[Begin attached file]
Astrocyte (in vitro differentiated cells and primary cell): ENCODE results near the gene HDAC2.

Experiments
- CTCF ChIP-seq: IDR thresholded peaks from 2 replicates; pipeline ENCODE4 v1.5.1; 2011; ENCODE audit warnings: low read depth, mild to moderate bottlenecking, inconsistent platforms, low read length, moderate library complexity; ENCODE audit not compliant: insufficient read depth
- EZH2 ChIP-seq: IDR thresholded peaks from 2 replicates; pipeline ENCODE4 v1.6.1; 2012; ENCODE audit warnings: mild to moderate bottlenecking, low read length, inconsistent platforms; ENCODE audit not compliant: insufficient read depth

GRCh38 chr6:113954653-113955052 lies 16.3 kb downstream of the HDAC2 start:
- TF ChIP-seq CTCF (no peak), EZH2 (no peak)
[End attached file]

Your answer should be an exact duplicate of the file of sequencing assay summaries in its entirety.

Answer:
Astrocyte (in vitro differentiated cells and primary cell): ENCODE results near the gene HDAC2.

Experiments
- CTCF ChIP-seq: IDR thresholded peaks from 2 replicates; pipeline ENCODE4 v1.5.1; 2011; ENCODE audit warnings: low read depth, mild to moderate bottlenecking, inconsistent platforms, low read length, moderate library complexity; ENCODE audit not compliant: insufficient read depth
- EZH2 ChIP-seq: IDR thresholded peaks from 2 replicates; pipeline ENCODE4 v1.6.1; 2012; ENCODE audit warnings: mild to moderate bottlenecking, low read length, inconsistent platforms; ENCODE audit not compliant: insufficient read depth

GRCh38 chr6:113954653-113955052 lies 16.3 kb downstream of the HDAC2 start:
- TF ChIP-seq CTCF (no peak), EZH2 (no peak)